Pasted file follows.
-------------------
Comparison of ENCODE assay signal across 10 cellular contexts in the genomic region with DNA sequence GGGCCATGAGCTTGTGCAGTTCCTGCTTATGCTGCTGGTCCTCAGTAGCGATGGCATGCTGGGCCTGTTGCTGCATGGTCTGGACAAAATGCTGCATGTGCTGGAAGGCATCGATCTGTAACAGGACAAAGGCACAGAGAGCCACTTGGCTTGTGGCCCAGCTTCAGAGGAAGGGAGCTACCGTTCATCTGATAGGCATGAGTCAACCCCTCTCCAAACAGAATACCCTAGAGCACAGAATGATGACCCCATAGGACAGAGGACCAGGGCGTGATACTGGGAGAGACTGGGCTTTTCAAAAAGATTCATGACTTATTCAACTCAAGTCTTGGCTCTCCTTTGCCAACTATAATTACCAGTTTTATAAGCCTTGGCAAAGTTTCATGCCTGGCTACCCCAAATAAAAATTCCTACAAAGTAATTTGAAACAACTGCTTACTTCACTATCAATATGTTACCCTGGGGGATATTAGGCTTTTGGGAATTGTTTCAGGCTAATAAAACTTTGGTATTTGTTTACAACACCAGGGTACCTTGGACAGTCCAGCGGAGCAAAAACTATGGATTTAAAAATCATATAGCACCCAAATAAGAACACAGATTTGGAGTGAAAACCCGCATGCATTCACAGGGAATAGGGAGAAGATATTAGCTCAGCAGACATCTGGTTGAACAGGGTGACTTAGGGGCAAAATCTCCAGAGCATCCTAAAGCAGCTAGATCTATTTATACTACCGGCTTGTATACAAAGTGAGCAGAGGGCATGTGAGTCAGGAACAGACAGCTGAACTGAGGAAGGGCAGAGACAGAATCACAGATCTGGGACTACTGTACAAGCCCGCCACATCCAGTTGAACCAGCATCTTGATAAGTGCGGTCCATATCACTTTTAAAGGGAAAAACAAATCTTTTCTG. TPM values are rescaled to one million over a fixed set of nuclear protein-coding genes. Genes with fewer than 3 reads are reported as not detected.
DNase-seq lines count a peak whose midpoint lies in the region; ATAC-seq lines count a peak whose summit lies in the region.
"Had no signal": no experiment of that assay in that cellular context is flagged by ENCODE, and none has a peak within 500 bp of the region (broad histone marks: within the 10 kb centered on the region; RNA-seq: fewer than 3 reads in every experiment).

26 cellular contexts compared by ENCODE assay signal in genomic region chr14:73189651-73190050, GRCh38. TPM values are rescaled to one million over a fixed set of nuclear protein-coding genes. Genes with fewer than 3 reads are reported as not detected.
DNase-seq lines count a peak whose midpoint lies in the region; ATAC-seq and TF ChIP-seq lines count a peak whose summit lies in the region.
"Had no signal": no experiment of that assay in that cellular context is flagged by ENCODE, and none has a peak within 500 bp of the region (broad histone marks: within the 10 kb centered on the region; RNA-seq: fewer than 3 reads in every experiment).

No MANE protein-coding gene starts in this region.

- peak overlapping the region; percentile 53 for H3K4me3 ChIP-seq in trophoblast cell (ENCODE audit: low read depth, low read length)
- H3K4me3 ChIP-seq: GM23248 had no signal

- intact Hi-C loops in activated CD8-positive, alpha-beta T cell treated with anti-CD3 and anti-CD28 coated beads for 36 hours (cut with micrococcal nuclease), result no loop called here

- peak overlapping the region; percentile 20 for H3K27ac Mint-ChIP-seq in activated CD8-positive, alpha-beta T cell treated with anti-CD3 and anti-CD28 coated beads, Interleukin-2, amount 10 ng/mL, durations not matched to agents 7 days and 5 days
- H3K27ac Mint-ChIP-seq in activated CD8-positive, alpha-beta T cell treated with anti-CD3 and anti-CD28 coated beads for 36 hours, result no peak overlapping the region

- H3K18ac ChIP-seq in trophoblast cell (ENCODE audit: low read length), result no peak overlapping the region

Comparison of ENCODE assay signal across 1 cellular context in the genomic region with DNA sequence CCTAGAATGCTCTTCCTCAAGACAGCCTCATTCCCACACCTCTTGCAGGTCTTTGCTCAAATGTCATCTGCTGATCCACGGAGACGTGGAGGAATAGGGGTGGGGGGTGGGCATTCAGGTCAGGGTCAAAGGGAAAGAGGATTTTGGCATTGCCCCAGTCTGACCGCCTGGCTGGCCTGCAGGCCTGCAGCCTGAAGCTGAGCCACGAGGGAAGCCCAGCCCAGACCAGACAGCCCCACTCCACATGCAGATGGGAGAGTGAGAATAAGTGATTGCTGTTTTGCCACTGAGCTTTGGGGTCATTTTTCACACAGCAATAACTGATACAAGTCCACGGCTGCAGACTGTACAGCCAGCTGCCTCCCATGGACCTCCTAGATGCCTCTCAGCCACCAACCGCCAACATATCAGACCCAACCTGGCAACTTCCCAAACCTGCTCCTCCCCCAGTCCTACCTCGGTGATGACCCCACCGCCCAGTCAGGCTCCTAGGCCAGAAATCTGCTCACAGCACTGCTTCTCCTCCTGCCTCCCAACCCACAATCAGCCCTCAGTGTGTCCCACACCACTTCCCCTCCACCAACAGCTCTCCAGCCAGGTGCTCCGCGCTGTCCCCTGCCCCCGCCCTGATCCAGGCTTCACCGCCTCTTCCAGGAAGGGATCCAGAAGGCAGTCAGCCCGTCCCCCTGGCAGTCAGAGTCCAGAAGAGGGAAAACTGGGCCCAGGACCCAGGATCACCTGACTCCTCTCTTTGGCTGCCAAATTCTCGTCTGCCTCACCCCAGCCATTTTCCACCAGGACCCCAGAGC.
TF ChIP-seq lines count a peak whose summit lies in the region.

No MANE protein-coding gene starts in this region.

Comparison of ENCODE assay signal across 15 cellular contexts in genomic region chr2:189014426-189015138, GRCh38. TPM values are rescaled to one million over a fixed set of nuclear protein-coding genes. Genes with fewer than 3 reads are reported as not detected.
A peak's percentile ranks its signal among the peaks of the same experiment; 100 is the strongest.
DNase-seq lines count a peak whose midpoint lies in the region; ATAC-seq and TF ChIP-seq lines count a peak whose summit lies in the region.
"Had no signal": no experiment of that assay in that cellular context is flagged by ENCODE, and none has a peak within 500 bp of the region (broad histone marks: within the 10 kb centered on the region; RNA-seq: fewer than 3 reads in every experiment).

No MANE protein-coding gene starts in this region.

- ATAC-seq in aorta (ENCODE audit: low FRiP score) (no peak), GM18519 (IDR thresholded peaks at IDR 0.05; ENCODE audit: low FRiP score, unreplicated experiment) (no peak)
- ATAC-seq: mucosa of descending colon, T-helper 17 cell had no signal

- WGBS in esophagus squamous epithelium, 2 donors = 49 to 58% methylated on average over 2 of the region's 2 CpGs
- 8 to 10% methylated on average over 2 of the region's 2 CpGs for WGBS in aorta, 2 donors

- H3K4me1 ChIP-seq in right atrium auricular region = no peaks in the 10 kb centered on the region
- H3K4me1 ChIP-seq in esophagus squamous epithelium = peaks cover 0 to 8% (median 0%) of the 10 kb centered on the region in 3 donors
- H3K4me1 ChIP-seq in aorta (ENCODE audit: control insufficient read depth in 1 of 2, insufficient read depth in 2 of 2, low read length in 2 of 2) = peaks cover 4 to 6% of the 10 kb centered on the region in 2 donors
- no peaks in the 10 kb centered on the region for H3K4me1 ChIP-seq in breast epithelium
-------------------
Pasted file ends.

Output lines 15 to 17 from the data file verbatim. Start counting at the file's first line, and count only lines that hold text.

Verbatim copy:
TF ChIP-seq lines count a peak whose summit lies in the region.

No MANE protein-coding gene starts in this region.

Comparison of ENCODE assay signal across 15 cellular contexts in genomic region chr2:189014426-189015138, GRCh38. TPM values are rescaled to one million over a fixed set of nuclear protein-coding genes. Genes with fewer than 3 reads are reported as not detected.